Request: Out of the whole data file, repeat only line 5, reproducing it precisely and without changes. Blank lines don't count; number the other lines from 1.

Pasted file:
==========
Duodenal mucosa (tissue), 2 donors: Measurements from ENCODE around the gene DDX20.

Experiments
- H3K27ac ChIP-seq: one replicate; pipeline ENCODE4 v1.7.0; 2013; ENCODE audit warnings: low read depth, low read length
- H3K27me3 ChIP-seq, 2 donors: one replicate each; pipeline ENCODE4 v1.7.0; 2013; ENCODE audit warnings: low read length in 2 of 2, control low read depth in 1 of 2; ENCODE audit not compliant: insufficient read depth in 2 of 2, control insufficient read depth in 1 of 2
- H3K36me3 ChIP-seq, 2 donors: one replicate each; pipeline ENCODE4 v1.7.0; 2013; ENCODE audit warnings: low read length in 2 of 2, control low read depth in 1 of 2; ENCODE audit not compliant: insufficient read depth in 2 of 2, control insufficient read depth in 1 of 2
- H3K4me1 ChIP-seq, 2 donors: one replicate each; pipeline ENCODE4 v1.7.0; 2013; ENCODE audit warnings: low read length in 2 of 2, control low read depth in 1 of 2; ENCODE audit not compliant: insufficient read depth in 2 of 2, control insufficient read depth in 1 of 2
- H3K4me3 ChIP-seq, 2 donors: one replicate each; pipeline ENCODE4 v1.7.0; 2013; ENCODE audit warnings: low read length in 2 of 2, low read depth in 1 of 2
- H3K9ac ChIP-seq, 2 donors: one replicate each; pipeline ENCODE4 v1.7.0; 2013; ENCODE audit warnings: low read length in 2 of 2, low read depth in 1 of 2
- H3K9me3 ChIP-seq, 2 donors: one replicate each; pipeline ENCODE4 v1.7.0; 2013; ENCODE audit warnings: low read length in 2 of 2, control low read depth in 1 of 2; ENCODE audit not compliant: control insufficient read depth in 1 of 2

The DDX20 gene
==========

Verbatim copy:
- H3K36me3 ChIP-seq, 2 donors: one replicate each; pipeline ENCODE4 v1.7.0; 2013; ENCODE audit warnings: low read length in 2 of 2, control low read depth in 1 of 2; ENCODE audit not compliant: insufficient read depth in 2 of 2, control insufficient read depth in 1 of 2